We have a lot to be thankful for this year. But did you know that there are a lot of reasons to be thankful for insects, our co-inhabitants of this planet?
Besides being a nutritious food source for millions of people, they provide their own form of pest control, they are nature’s woodland conservationists and forest, grassland and crop pollinators. There are many insects that have a positive impact on human health and our environment. Without insects, man can not survive and ultimately neither can this planet, as we know it.
Here’s a few our insect neighbors to be thankful for:
Honey Bees: Bees are one of the worlds most important pollinators. They also provide, honey, bee pollen, royal jelly and beeswax. As they are endangered and beneficial, it’s just right to give them a little love and thanks this Thanksgiving.
There are other important pollinators, too. Other bee species ( it’s estimated that there are at least 16,000 different species of bees world-wide), butterflies, beetles, flies and don’t forget birds and bats.
Praying Mantises: These insects are nature’s pest control technicians. They eat insects that we humans find annoying and destructive such as flies and caterpillars. Even mosquitoes that bite and infect us with diseases are on their menu. Thanks, guys and gals for your incredible appetite.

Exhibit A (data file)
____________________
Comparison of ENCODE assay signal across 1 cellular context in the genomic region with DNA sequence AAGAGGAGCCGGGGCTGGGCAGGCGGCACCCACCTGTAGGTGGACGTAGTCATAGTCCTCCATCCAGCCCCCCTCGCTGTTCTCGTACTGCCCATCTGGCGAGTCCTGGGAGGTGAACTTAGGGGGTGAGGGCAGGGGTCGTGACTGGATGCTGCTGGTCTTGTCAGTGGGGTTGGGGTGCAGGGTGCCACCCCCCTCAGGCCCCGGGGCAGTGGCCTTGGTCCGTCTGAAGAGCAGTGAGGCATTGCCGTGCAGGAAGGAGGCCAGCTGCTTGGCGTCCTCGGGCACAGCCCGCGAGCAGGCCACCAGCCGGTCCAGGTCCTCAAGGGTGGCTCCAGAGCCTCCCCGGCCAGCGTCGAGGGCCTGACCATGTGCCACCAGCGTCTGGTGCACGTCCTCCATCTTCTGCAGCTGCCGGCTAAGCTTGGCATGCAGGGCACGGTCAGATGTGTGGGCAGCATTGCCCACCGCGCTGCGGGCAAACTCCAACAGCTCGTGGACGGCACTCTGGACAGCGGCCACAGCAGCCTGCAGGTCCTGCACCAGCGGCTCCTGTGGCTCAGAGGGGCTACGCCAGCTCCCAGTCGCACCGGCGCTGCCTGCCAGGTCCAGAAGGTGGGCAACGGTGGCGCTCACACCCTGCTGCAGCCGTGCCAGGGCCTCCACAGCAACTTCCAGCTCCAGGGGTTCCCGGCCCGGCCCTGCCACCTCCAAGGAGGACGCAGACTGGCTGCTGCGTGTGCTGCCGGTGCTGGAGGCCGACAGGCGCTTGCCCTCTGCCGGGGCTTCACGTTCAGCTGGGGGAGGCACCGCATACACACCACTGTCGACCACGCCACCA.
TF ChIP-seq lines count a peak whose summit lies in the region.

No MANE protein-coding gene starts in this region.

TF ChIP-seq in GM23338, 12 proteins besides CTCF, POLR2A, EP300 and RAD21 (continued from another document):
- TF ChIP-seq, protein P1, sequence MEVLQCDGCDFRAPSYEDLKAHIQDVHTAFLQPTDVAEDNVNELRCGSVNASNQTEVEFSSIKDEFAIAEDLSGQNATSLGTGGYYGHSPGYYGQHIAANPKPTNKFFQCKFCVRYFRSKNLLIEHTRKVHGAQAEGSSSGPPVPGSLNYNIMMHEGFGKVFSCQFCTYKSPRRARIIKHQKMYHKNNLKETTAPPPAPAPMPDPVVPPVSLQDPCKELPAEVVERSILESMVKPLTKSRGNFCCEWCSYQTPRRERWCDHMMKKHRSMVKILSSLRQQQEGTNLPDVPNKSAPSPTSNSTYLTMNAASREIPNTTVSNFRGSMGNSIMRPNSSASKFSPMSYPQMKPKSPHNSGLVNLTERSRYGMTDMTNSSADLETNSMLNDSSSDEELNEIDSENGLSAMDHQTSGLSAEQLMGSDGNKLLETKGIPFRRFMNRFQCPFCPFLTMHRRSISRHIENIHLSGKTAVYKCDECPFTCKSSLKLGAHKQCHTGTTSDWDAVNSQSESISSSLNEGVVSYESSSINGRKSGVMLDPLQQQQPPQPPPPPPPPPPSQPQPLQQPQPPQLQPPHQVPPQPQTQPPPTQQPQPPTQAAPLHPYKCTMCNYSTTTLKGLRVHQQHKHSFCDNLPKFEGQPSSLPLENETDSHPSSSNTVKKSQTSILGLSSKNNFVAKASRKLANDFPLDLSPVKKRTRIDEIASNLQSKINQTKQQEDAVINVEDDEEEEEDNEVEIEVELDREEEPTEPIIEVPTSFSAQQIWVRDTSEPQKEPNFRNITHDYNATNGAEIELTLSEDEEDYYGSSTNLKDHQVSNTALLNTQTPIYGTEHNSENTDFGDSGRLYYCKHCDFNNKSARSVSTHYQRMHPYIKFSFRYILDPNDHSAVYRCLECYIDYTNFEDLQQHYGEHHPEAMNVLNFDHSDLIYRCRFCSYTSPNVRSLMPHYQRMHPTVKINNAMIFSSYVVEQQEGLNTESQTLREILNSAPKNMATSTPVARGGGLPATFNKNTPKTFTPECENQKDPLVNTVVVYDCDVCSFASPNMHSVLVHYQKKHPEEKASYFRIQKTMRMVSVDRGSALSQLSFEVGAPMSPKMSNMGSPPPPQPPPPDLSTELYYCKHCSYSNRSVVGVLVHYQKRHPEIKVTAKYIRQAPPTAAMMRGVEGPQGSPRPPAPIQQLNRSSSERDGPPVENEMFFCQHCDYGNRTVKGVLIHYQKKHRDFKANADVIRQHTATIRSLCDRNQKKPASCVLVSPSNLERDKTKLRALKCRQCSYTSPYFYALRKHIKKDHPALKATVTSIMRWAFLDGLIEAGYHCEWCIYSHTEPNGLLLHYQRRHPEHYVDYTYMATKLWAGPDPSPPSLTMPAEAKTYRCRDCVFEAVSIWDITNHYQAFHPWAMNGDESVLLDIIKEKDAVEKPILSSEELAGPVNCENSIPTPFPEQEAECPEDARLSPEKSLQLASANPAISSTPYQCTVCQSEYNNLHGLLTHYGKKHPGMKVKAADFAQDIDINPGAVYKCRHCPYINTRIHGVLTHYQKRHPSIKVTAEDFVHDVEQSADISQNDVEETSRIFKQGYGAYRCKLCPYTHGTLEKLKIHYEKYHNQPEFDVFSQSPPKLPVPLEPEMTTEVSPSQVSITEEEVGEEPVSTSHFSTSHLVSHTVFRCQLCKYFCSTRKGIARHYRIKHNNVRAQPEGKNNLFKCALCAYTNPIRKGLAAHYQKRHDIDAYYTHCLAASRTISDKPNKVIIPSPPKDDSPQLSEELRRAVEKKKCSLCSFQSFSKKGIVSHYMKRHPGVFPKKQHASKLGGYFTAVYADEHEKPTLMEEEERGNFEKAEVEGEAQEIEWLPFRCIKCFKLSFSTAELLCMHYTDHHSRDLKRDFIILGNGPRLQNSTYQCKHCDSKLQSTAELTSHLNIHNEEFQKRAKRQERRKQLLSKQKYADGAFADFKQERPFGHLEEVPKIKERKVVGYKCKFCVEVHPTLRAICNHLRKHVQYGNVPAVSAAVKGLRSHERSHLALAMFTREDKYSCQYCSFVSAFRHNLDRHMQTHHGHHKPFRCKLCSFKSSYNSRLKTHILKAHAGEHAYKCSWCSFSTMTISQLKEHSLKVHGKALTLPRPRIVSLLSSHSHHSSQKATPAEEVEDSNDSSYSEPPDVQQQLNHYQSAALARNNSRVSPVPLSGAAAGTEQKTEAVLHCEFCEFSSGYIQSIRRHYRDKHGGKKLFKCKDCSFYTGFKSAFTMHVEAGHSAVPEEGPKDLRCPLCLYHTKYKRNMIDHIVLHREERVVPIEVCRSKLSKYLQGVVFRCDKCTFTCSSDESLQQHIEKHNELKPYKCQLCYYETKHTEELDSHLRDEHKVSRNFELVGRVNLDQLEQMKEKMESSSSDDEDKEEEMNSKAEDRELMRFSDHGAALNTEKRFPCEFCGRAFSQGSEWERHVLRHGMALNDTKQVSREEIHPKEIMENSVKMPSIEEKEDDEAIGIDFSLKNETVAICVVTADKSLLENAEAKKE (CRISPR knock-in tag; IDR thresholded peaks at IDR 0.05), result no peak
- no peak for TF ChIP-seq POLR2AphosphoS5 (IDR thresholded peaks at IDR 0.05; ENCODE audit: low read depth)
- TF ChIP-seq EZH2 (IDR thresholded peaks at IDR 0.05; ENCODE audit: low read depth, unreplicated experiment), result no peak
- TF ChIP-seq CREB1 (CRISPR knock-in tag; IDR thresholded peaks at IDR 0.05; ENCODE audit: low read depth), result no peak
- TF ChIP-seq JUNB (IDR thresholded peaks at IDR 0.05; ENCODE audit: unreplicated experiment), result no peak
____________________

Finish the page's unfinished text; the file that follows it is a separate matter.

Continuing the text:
Lady Bugs: Most of these insects consume vast quantities of plant eating insects such as aphids and scale and in doing so they help protect home gardens and commercial crops.
Termites: These insects might seem an odd choice to include here. But termites are really important to our environment. They are world class decomposers.
They break down plant fibers and recycle decaying trees into new, rich soil. It’s not their fault that we build our homes from their favorite food, wood.
Termites deserve gratitude for their recycling efforts. Just pray that they stick to the forests and woodlands and away from our homes.
Roaches, Beetles, Grasshoppers, Termites, Ants, Caterpillars, Spiders, Grubs, Crickets etc.:
In developing countries harvesting insects provides livelihoods to predominately women from rural areas. They have brought prosperity to impoverished communities. For example, the Mopane Caterpillar, from South Africa, brings in about $85 million a year. In Cameroon and the Congo Basin, the insect trade accounts for upward of 20 percent of all economic activity.
So as we all gather around the table this Thanksgiving, giving thanks for our health, family and good friends. Remember to include a little gratitude for the bugs that make our lives livable and our planet thrive.
This Thanksgiving, be grateful, give thanks and enjoy!
If you are more frustrated than thankful for the unwanted insects invading your home and landscape, call the professionals and start enjoying your Thanksgiving Holiday and beyond.